The herb Schisandra Chinensis gained recognition as an adaptogen in the official medicine of the USSR in the early 1960s, principally as a result of a large number of pharmacological and clinical studies carried out by Soviet scientists in the preceding two decades. “Schizandra has now secured an established position within the medicine of Russia/USSR as evidenced by the inclusion of the drug in recent editions of the National Pharmacopoeia of the USSR and in the State Register of Drugs.”
Does the reality match the hype? Or is this another one of those ’Superfood’ scams?
There is a huge amount of apocryphal evidence supporting the health benefits of adaptogens, which is not surprising considering many of them have been in constant use for centuries. Talking about adaptogenic research, Dr. Low Dog says “We look at what they were used for historically and we start there. In some cases, it doesn't pan out. In many cases, actually, we find that there was a thread of science that was woven into their keen observations and their use of these plants for thousands of years. People don't usually keep using something that doesn't work.” 
However, the lack of larger, substantive, studies has prevented adaptogens from gaining acceptance in the established medical community. The term adaptogen is not accepted in pharmacological, physiological, or mainstream clinical practices in the European Union. The European Medicines Agency says the concept requires additional clinical and preclinical research. Most of the available studies performed in the Soviet Union, Korea, and China before the 1980s, have been dismissed because the studies were small and poorly designed, using animals or animal or human cell cultures rather than humans.
“The science on adaptogens is still heavy on hope and light on evidence. And there are reasons to question whether chemicals that combat biological stress would be universally beneficial,” argues Melinda Wenner Moyer a science and health writer based in New York. “We don’t have clear evidence yet that adaptogens actually improve well-being or cure ailments, and the mechanics of the body’s stress response system are still somewhat of a mystery.”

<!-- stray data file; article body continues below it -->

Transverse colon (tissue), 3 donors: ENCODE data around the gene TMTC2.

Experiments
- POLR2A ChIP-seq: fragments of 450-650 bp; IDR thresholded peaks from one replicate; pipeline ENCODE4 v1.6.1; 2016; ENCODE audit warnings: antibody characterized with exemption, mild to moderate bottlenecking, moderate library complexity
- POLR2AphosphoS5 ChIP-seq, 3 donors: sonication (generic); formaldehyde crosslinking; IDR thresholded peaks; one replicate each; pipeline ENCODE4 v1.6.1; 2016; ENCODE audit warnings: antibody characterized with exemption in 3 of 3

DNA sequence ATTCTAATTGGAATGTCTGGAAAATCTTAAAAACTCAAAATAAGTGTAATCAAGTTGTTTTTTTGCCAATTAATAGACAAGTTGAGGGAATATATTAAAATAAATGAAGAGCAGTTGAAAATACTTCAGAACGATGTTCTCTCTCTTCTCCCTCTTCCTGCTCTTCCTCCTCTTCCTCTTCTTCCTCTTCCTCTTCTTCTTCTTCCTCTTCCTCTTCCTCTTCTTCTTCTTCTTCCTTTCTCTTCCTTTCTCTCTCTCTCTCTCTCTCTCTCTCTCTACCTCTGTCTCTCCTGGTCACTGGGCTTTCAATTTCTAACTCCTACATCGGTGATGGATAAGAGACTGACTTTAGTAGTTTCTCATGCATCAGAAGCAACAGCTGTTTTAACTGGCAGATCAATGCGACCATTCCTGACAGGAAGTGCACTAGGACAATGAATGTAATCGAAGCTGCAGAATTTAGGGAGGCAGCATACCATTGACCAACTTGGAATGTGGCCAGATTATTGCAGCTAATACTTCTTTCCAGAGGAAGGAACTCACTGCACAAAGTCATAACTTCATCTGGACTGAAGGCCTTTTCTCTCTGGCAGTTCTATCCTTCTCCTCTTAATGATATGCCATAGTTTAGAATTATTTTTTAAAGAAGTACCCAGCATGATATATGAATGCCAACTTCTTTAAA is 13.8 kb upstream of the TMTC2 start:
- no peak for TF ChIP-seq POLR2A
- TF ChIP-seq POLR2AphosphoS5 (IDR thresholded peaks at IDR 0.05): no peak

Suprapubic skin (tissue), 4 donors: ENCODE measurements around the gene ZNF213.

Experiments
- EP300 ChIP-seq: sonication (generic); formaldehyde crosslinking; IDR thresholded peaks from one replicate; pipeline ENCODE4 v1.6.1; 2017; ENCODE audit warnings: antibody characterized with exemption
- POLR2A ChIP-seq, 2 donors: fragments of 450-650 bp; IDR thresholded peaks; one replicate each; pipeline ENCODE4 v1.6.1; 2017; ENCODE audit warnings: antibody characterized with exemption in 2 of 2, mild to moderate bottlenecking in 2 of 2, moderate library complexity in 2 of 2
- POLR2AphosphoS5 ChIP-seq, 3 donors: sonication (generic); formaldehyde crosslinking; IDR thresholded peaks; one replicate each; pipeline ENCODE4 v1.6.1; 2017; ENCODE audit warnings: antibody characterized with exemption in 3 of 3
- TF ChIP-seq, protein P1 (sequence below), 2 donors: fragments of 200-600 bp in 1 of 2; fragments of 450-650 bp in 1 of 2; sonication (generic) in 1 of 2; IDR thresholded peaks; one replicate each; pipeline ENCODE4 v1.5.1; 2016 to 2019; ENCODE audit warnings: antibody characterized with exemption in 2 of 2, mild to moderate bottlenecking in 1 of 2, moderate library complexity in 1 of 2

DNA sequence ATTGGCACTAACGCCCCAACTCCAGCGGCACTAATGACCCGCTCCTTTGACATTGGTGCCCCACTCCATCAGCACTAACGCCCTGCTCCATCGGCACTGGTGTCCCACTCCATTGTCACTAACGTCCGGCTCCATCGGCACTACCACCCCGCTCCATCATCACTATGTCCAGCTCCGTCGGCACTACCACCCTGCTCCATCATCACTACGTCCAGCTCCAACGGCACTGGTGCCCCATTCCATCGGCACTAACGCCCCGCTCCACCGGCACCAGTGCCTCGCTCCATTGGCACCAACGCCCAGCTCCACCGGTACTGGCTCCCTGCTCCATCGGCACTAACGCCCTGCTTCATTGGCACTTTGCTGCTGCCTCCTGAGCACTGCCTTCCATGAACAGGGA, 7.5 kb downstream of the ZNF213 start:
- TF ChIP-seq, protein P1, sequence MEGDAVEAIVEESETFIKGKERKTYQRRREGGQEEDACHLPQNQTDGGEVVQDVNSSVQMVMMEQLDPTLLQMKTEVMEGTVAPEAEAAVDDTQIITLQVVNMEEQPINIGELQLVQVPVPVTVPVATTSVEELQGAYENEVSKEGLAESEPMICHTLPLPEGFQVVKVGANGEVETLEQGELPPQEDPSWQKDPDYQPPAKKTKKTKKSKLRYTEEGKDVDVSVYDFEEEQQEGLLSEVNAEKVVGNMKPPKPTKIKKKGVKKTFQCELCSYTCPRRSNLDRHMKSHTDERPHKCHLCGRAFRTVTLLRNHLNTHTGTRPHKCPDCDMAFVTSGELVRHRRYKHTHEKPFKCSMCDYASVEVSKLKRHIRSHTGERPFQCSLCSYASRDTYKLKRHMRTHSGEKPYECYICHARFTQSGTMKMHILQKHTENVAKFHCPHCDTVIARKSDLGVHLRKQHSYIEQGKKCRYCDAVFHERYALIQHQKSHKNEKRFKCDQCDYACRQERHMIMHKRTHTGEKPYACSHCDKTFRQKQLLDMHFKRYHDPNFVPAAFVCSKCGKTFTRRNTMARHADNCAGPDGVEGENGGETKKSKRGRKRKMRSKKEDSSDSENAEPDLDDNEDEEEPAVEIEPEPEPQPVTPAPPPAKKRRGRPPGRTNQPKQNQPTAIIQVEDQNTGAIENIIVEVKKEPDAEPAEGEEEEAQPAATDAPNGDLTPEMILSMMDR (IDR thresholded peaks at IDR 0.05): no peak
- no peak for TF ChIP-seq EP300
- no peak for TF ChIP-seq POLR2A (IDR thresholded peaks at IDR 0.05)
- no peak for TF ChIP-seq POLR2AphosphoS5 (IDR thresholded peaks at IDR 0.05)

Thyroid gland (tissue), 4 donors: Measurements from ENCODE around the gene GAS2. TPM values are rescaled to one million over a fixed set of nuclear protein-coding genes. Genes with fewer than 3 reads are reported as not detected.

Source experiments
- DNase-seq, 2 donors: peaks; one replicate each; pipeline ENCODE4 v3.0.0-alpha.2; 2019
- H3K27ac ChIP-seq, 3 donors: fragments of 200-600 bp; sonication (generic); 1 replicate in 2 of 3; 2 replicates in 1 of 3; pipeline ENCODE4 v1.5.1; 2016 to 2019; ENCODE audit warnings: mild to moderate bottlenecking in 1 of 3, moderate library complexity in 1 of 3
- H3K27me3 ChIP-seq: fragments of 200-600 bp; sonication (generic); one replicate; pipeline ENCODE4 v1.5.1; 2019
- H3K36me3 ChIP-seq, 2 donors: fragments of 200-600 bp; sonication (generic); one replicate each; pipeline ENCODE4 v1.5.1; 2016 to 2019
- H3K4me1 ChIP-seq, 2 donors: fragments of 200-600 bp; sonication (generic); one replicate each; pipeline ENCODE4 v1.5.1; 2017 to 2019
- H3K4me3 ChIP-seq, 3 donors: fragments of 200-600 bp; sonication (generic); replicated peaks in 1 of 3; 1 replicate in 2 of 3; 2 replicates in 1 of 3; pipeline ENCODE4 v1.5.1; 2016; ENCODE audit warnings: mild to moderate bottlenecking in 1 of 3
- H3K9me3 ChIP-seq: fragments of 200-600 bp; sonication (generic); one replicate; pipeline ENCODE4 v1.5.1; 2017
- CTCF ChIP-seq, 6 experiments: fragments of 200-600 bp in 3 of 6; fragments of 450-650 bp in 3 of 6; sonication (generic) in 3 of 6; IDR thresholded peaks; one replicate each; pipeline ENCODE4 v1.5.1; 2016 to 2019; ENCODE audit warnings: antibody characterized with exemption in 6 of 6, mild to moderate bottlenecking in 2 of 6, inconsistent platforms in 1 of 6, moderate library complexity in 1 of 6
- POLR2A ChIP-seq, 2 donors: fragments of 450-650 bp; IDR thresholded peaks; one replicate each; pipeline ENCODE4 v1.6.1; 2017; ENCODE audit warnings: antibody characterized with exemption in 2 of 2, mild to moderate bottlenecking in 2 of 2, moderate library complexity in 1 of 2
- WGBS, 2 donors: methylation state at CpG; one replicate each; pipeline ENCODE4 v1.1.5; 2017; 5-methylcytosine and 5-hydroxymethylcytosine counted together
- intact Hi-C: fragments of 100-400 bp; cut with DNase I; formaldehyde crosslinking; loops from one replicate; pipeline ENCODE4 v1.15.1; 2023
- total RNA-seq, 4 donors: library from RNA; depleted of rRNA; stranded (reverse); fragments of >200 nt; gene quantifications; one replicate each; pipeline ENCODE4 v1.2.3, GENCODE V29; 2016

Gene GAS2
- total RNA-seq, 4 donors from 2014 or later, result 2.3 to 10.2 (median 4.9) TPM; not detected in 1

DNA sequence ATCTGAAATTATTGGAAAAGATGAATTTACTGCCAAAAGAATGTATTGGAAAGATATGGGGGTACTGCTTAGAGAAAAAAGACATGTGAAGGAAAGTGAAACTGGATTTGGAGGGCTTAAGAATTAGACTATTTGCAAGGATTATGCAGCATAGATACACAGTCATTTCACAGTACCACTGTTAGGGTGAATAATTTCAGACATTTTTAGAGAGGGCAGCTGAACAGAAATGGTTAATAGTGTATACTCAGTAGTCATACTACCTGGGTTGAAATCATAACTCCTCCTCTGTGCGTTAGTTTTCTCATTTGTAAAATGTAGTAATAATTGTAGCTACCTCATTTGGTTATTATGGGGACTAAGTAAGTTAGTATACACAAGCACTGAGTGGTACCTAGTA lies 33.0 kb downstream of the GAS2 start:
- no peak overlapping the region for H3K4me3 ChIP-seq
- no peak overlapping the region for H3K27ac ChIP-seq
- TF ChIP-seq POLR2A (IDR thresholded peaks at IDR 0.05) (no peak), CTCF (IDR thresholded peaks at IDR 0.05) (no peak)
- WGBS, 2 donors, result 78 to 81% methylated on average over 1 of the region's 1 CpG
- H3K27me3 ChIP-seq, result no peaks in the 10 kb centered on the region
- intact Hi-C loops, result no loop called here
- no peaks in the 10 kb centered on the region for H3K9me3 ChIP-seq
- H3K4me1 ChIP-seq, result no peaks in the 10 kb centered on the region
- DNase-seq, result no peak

“As things currently stand, adaptogens could not be classified as a rational shopping decision,’ concludes Abby Campbell a practising M.D, with a Ph.D. in Pharmacology. “How can the science on adaptogens be so confusing? Rhodiola works for doctors but not for nurses? Ginseng works for normal people but not extreme athletes?’ she writes in a 2018 blog for HealthyButSmart.com.
The conflicting rhodiola studies Campbell referred to are Armenian and Canadian. The Armenian study looked at the fatigue-reducing effect of Rhodiola on 56 young physicians.  The study design was was a double blind cross over trial. A total of five tests involved complex perceptive and cognitive cerebral functions such as associative thinking, short-term memory, calculations and ability of concentration and speed of audio-visual perception. A statistically significant improvement were observed in the treatment group. However, different results were found in a parallel-group randomized, double-blinded, placebo-controlled trial of 18-55 year old students from the Faculty of Nursing from the University of Alberta . Participants were randomized to take 364 mg of either rhodiola or a placebo at the start of their wakeful period and up to one additional capsule within the following four hours on a daily basis over a 42-day period. In this study rhodiola worsened fatigue compared with the placebo.
Part of the difficult with adaptogen studies is that the herbs can have differing results between people or within the same body, says Dr. Low Dog. In some studies, ginseng relieves anxiety and in other studies, it stimulates anxiety. Equally some studies show that ginseng raises BP while in others lowers BP. Adaptogens are essentially smart drugs that ‘normalize’ things, she says.
Part of what makes adaptogens so interesting and controversial is that they exert seemingly paradoxical effects, points out Jeff Bland, founder of the Personalized Lifestyle Medicine Institute. “The same herb may simultaneously enhance adrenal fun action while also helping an individual relax and sleep better. They can normalize levels of HPA hormones, raising those that are low while lowering those that are elevated.”
There are other complicating factors in adaptogenic research efforts. The impact and effectiveness of adaptogenic herbs depend not only on the state of the person being tested but also how the herbs are grown and how they are harvested. Traditionally adaptogenic herbs have grown in some of the most inhospitable areas of the planet which likely gives them their stress and fatigue-fighting properties. The growing popularity of these herbs has meant that they are sometimes harvested too early. The roots of these herbs takes years of growth before they gain their full potential. Their growing popularity has meant that endangered wild crops are now being grown domestically.
Also, the particular health benefits of adaptogens often depend on how they are combined with other adaptogens.
“We do this in cooking all the time. We want a certain flavor. We want a certain spiciness, which is using herbs like basil, oregano, and other things together. This is common. We've always done this. Plants have long been combined together for the therapeutic effects,” says Dr. Low Dog.